Turkish officials insist that the deal to purchase the S-400 does not affect the security of the US and have repeatedly stressed that they will go ahead with the deal despite Washington’s objections.
“The U.S. and other F-35 partners are aligned in this decision to suspend Turkey from the program and initiate the process to formally remove Turkey from the program,” Ellen Lord, the under secretary of defense for acquisition and sustainment, said on Wednesday, according to Reuters.
“The United States is spending between $500 and $600 million in non-recurring engineering in order to shift the supply chain,” she added.
Used by NATO and other US allies, the F-35 stealth fighter jet is the world’s most advanced jet fighter. Washington is concerned that deploying the S-400 with the F-35 would allow Russia to gain too much inside information of the stealth system.
“The F-35 cannot coexist with a Russian intelligence collection platform that will be used to learn about its advanced capabilities,” the White House said in a statement earlier on Wednesday.
Washington has long warned the acquisition may lead to Turkey’s expulsion from the F-35 program.
Responding to the US move, the Turkish foreign ministry said that the country’s removal from the F-35 fighter jet program is not based on a legitimate reason and does not suit ally spirit.
In a statement, the foreign ministry called on the United States to return from what it characterized as a mistake, saying it would harm strategic ties between two NATO allies.
On Saturday, officials said that President Donald Trump’s team has settled on a sanctions package to punish Turkey over the S-400 deal.
Turkish President Recep Tayyip Erdogan later said that Trump has the authority to waive sanctions on Turkey for its purchase of the Russian air defense systems and should find a "middle ground" in the dispute.
Iranian Foreign Minister Mohammad Javad Zarif told Bloomberg Television on Wednesday that his country is capable of shutting the strategic Strait of Hormuz but doesn’t want to do it.
"We certainly have the ability to do it, but we certainly don’t want to do it because the Strait of Hormuz and the Persian Gulf are our lifeline," said Zarif, adding, "It has to be secured. We play a big role in securing it, but it has to be secure for everybody."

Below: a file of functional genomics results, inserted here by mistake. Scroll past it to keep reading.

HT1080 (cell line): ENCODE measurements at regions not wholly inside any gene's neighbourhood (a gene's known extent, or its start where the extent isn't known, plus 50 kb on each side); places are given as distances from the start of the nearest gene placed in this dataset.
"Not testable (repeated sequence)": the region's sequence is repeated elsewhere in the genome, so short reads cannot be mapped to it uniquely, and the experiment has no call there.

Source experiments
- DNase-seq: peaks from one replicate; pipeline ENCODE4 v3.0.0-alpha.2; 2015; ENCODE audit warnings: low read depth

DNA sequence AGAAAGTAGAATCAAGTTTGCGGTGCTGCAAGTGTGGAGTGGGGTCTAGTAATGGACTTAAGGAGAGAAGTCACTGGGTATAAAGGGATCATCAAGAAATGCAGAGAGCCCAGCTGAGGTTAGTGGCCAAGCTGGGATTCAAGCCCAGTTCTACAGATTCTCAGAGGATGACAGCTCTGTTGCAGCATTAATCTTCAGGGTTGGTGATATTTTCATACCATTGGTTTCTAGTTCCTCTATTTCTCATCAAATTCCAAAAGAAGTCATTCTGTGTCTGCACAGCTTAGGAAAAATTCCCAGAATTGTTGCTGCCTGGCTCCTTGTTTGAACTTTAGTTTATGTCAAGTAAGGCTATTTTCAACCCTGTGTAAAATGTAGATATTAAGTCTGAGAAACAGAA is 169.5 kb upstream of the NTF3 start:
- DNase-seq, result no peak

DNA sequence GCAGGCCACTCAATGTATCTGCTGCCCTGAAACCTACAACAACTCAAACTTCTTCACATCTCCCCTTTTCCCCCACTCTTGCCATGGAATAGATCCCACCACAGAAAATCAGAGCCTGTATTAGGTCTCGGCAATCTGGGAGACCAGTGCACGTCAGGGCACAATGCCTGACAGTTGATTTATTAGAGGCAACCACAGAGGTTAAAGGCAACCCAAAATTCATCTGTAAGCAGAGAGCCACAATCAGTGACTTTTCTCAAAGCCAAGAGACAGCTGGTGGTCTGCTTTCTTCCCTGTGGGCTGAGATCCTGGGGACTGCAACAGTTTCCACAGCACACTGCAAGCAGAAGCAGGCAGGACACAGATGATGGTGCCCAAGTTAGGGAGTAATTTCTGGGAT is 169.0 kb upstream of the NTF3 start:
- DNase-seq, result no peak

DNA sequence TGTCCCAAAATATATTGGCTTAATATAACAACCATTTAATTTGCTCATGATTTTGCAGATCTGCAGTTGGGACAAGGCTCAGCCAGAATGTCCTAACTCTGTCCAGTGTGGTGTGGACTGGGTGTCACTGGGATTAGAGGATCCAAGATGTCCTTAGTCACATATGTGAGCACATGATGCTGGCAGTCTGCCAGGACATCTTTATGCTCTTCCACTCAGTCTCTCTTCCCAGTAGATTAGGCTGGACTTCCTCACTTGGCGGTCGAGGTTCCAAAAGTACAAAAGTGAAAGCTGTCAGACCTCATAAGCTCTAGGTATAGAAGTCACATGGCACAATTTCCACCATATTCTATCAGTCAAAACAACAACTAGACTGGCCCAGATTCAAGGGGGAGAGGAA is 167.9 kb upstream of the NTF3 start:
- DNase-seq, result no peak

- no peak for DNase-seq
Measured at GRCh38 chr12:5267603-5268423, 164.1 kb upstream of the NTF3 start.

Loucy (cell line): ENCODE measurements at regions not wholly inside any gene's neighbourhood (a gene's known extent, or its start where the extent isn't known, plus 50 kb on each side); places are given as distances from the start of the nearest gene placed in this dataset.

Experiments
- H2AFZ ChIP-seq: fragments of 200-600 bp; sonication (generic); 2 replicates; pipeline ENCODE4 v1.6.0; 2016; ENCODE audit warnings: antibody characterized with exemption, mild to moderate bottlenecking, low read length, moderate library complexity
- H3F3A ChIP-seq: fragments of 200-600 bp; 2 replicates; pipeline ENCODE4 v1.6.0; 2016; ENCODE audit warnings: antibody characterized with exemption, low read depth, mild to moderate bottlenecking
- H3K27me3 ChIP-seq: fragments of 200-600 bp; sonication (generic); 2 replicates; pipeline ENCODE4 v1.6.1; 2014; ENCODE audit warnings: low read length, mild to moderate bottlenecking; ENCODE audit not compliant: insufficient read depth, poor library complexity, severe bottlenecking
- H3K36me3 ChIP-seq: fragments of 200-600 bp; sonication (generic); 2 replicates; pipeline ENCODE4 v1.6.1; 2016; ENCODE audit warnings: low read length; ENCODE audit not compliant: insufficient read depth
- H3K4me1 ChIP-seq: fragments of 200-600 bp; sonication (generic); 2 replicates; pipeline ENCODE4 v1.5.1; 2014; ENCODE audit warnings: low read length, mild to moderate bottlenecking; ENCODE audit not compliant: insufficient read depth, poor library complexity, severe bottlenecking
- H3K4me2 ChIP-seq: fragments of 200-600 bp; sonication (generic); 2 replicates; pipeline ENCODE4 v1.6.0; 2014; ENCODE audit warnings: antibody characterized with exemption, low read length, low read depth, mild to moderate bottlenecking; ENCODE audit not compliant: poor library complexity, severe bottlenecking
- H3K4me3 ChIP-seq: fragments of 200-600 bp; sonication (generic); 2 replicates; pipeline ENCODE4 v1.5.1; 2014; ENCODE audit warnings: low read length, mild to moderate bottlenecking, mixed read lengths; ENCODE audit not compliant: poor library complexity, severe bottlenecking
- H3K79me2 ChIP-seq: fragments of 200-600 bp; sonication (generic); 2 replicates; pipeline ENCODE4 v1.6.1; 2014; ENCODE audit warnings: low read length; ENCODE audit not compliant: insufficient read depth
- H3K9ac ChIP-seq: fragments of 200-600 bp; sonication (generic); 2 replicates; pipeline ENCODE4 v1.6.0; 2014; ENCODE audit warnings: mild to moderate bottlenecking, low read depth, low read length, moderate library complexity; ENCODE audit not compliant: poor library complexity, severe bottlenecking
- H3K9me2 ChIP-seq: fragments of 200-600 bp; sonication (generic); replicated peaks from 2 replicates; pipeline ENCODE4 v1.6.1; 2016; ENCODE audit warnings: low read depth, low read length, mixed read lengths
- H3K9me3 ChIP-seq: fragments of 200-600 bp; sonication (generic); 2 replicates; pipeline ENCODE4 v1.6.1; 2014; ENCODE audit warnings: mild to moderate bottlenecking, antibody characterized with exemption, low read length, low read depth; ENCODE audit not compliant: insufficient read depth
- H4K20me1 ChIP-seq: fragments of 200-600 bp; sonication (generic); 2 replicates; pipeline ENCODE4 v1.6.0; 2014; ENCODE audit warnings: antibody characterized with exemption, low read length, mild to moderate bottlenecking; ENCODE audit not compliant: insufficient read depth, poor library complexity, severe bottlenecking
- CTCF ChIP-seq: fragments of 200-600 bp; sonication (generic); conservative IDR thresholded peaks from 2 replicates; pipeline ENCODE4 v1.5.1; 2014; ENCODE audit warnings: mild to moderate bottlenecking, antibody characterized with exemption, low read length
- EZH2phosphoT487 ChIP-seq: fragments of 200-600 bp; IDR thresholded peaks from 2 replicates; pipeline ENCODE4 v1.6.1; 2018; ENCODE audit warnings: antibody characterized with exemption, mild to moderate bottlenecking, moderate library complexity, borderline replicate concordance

Iran regularly holds drills at the Strait of Hormuz, which is located at the mouth of the Persian Gulf and through which about a third of all oil traded at sea passes.
The Islamic Republic has threatened more than once to close the Strait of Hormuz, with the United States warning Iran in response that any attempt to close the strait would be viewed as a "red line" -- grounds for US military action.
In Wednesday’s interview, Zarif also asserted that the US “shot itself in the foot” by pulling out of the 2015 nuclear accord with Iran.
He added that the European countries that are part of the original agreement have not stepped up to carry out their own commitments under the deal.
Iran has the capability to pursue nuclear weapons but “we’re not going to build” them because Iran’s Supreme Leader Ayatollah Ali Khamenei made a “religious commitment” that they were forbidden, Zarif told Bloomberg.
“If we wanted to build nuclear weapons, we could have built it a long time ago,” claimed Zarif, who was in New York to address a United Nations meeting.
Nevertheless, he signaled that Iran will continue to pursue what he called the Islamic Republic’s rights under the accord to respond to the US pullout and failed European efforts to deliver promised benefits to the Iranian economy.
Two weeks ago, Iran announced that it had exceeded the amount of enriched uranium permitted under the deal. Several days later, Iran followed up by saying it had begun to enrich uranium to 5% purity instead of the 3.67% limit imposed under the JCPOA.
On Monday, Iran warned the EU that it is prepared to end all of its commitments under the 2015 nuclear, and restore its nuclear program to the status quo ante, under which Tehran placed no limits on any areas of nuclear development.
Pressed on how to engage with the US in a way that eases tensions, Zarif suggested that the burden falls on Trump. He also expressed skepticism of renegotiating the 2015 accord, known as the Joint Comprehensive Plan of Action, to include talks on Iran’s missile program.
“You don’t buy a horse twice,” he said.
Zarif rejected the idea that Iran is waiting for next year’s election in the US to put a Democratic president in office who might be open to reentering the deal.
“No country in their right mind would make their foreign policy based on results they don’t have any control over,” he said. He went on to give Trump a “better than 50% chance” of winning reelection.